Finance for Your Tweens/Teens
It’s often up to parents to teach tweens and teens about money management. Here’s what parents need to know to get started.
August 3, 2022
This article is provided for informational purposes only and should not be construed as legal or investment advice. Always consult with a professional financial or investment advisor before making investment decisions.
As parents, we want our children to live happy, successful lives. And because money is so important in our modern world, it’s vital that children grow up with at least basic financial knowledge.
Because financial literacy concepts are not always taught in schools, it’s often up to parents to teach kids about money.
Children learn best through a combination of information and first-hand experience — and the same is true with money. This is why things like providing an allowance to young children or encouraging your teen to get a part-time job are so important: Children will learn best by gaining real-world experience with money.
In this guide, we’ll focus specifically on the “tween” and teenage categories — or roughly ages 10 through 17. Here’s what parents should know about finance for tweens and teens.
Finance for tweens
Tweenagers or “tweens” are those ages 10 through 13. For this age category, money is starting to play a larger role in their lives, but they are unlikely to be working yet. Here are key factors for tween finance.
Setting up an allowance
If you aren’t yet giving your child an allowance, now is the time to start. An allowance is simply a small amount of money that parents give children each week. You can start small — just $5 or $10 a week is plenty for a tween.
An allowance offers children first-hand experience with managing their money, balancing spending vs. saving, and more. For most tweens, an allowance will be the primary source of income and learning opportunities.
Spending money wisely
Now is the time to teach your tweens about spending money wisely, avoiding impulse spending, and learning the value of money.
Introducing concepts like spending vs. saving can help children grasp the tradeoffs involved in every spending decision they make. It’s wise for parents to encourage children to choose a larger purchase that they would like to make, and set a weekly savings goal in order to save up for it over time. To incentivize saving, parents could also sweeten the pot — by kicking in the final $50 if the child reaches $100 in savings, for example.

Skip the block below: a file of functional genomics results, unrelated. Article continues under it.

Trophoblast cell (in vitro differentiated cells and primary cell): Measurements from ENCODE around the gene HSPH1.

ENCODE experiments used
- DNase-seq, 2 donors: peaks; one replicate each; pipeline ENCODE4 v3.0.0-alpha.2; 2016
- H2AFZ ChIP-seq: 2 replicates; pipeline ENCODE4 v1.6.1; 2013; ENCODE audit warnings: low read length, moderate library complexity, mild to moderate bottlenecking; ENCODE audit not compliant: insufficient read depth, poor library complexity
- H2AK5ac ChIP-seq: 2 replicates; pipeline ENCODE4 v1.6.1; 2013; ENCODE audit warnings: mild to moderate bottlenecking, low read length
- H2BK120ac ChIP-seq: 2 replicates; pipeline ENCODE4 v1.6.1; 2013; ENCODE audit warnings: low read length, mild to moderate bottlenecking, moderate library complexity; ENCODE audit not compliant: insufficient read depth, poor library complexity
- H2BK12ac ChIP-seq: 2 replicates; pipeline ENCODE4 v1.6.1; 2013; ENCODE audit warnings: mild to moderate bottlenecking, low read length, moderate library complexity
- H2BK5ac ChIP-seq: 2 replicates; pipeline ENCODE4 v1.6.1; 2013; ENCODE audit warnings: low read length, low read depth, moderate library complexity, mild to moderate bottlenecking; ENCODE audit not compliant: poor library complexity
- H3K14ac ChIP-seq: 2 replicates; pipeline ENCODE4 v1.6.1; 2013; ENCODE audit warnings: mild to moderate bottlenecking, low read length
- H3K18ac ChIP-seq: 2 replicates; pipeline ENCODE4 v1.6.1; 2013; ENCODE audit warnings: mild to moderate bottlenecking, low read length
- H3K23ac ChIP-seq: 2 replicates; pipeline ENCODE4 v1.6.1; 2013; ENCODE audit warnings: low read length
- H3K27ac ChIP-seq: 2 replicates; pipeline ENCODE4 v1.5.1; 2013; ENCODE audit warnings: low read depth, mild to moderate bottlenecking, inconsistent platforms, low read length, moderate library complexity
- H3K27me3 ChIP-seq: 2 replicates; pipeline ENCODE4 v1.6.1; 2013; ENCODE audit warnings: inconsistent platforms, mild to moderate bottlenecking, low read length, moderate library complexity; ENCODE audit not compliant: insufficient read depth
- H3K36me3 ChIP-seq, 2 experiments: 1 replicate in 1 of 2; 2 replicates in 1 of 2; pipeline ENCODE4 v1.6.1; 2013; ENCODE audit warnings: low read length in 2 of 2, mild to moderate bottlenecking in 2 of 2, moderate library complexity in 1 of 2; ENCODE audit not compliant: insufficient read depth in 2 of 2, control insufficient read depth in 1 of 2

Introducing charitable giving
Parents should also start to introduce the concept of giving to charity — or even just leaving tips at restaurants. Children should learn firsthand that money shouldn’t be solely used for their own wants and needs. Money has the power to benefit others, and children should be encouraged to think about their spending decisions with this perspective in mind.
Many ways for teens to make money, like part-time jobs, will be off-limits to tweens due to age requirements. However, that doesn’t mean that tweens can’t start working odd jobs around the neighborhood.
Opportunities like dog walking, pet sitting, and lawn mowing are common ways for kids to make money. Parents should provide a helping hand in finding the work, but allow children to take on the responsibility themselves.
Finance for teens
In the teen years, money becomes much more tangible — and important. Parents should start introducing more topics, including ways for teens to make money, plus logistics like paying taxes and setting up a bank account.
At this point, teens should find a way to start making their own income, outside of an allowance. Some ways for teens to make money include summer jobs, part-time jobs during the school year, or odd jobs like mowing lawns and babysitting.
Setting up a bank account
Teens should also open their first bank account with a local bank or credit union. Most banks have dedicated “teen checking” accounts, which typically have no monthly fees and low or no balance minimums.
Ideally, teens should have both a checking and savings account that they can transfer money between, to manage spending and to save for future purchases or experiences.
Preparing for college
Parents and teens should also start to think about college financial planning options. Teens should utilize all the ways to pay for college, including applying for scholarships and financial aid. But they should also start setting aside some cash savings to help pay for living expenses and activities while in college.
The teen years are a good time to learn basic budgeting strategies. Teens who have a job will have to learn how to budget their paychecks to last between pay periods. Parents can help teens build their first budget, or allow them to learn on their own.
Once teens start working, they will have to start filing taxes. Fortunately, their tax returns should be relatively simple. Most teens can use free tax filing software from providers like TurboTax, H&R Block, or Credit Karma. Even with software, though, first-time tax filing can be intimidating. Parents can help by providing guidance for getting through that first tax filing season.
The tween and teen years are when children start to be exposed more to the “real world.” This includes learning about managing their money. And the more they get a handle on their finances, the better prepared they will be for their future as adults.
Parents can provide helpful advice and guidance, but should try not to be overbearing. It’s wise to let kids make their own (minor) mistakes and learn their own lessons when it comes to money.
Finally, remember that children also learn by observing. As a parent, setting a good example for your children can help them pick up good financial habits.
If you need to brush up on your own financial skills, the Tally blog is a great place to start. It covers budgeting, taxes, debt payoff, investing and more.
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